Law enforcement using analytical tools to predict crime

Software helps identify likely spikes in crime, but could it go too far?

Law enforcement agencies around the country are beginning to make use of predictive analysis software — until recently used mostly for business intelligence — to anticipate and prevent crime.

Police in Memphis, Tenn., are pioneering the approach, using IBM’s Blue CRUSH (Criminal Reduction Utilizing Statistical History) software to analyze crime and arrest data, and combine it with weather forecasts, economic factors, and information on events such as paydays and concerts to create predictive models, writes Lauren Cox in Technology Review.

It’s a trend that is slowly but steadily catching on. Police in Richmond, Va., and Chicago also are using, or have tested, predictive software. And in Roanoke, Va., police have created the Roanoke Area Criminal Justice Information Network (RACJIN), a multijurisdictional system that uses data analytics software to comb through the region’s law-enforcement data bases to better identify suspects.

The Defense Advanced research Projects Agency is putting its own twist on it, recently issuing a request for predictive algorithms that could be used to predict when troops could be at risk.


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Using predictive software, aside from giving rise to a lot of references to the movie “Minority Report,” helps give police a better idea of where to send patrols at any given time. Memphis police director Larry Godwin said that the software doesn’t let “pre-crime” officers arrest people before they commit a crime, as happens in the movie, but it does help predict such things a drug sales, gang violence and burglaries, according to Technology Review.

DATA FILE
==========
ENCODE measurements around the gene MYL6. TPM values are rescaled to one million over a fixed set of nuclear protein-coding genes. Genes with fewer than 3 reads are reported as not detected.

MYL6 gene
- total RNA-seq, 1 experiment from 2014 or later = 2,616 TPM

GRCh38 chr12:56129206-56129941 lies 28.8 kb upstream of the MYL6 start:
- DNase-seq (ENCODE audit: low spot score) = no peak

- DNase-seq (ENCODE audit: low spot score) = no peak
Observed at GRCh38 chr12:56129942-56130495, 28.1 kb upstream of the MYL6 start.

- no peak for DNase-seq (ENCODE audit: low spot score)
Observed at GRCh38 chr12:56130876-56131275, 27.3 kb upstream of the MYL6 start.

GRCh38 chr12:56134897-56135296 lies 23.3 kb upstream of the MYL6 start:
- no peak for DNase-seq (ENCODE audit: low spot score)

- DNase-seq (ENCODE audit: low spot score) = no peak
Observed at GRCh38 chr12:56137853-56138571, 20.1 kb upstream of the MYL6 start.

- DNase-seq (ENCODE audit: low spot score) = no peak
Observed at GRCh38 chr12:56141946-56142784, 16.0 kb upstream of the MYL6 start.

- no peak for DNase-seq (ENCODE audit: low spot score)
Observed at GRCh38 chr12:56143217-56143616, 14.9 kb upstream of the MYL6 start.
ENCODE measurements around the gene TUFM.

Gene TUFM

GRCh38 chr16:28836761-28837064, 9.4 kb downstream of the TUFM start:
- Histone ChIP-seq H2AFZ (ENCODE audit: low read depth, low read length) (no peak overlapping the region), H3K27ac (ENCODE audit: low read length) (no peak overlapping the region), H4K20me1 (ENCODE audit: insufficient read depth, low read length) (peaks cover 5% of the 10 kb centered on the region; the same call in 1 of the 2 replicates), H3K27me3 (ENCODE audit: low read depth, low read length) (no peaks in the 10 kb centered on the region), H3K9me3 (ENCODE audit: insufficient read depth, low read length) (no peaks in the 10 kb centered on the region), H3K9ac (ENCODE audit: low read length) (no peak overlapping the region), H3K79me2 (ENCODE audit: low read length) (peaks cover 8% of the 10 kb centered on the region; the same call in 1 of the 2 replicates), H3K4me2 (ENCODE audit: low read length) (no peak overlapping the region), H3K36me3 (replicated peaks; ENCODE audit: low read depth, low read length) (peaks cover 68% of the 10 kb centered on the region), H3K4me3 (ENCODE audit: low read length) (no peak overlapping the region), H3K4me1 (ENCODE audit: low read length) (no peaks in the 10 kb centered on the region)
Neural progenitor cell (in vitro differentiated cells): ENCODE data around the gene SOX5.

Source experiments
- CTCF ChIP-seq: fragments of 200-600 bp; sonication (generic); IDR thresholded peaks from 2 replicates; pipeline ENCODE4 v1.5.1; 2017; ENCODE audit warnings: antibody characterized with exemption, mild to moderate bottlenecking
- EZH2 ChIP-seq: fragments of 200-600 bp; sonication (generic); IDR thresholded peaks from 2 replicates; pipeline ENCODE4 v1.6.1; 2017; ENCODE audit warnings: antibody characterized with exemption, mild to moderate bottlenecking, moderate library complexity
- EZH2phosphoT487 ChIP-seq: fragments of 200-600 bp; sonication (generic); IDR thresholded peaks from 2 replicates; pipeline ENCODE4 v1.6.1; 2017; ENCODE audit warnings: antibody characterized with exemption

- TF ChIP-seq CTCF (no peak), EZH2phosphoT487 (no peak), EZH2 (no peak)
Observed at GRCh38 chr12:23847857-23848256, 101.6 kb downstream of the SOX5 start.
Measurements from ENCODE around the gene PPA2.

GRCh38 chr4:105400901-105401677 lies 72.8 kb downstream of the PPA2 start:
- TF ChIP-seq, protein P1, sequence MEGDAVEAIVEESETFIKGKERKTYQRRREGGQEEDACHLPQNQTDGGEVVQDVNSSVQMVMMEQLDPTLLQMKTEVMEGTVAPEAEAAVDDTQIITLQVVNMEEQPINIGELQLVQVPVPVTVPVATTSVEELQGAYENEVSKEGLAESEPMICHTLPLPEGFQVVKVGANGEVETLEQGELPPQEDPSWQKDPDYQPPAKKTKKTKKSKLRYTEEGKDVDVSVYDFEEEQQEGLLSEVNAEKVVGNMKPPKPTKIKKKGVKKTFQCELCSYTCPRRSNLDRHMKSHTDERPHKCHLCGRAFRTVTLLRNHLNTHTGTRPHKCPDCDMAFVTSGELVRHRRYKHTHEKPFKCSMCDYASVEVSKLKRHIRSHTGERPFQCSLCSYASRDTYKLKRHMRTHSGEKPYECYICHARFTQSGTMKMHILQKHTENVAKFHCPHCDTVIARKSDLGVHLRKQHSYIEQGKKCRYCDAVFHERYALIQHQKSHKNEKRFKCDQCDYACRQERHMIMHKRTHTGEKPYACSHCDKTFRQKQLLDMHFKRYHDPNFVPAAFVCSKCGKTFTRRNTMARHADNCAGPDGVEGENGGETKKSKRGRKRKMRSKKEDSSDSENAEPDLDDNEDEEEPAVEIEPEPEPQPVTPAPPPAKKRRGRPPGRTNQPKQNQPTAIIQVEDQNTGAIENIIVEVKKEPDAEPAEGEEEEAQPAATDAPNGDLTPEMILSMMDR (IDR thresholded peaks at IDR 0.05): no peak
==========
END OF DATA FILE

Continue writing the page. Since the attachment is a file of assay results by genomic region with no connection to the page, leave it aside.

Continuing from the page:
"It opens your eyes within the precinct," Godwin told Cox. "You can literally know where to put officers on a street in a given time."

Godwin said Memphis’ crime rate has dropped 30 percent since it starting using the software. Richmond also has reported similar results.

Memphis police have had calls and visits from police in Boston, Baltimore, Chattanooga, Tenn., and even as far away as Hong Kong and Estonia, asking about the software, writes Bartholomew Sullivan in AllBusiness.

Few would argue with more efficient law enforcement and crime prevention, but some wonder if the idea could be taken too far.

The Florida Department of Juvenile Justice has been using IBM’s software to predict which juvenile offenders are most likely to commit a crime again, then placing them into counseling and other programs to try to keep them on the straight and narrow.

Although the goal is to keep kids out of trouble, the idea of applying predictive analysis to individuals, rather than, say, high-crime neighborhoods, has raised the “Minorty Report” specter for some critics.

“While everything may seem driven by the desire to achieve better security, one single false positive would make the whole system unfair,” Jesus Diaz writes on Gizmodo. “And that's not even getting into the potential abuse of such a system.”


 

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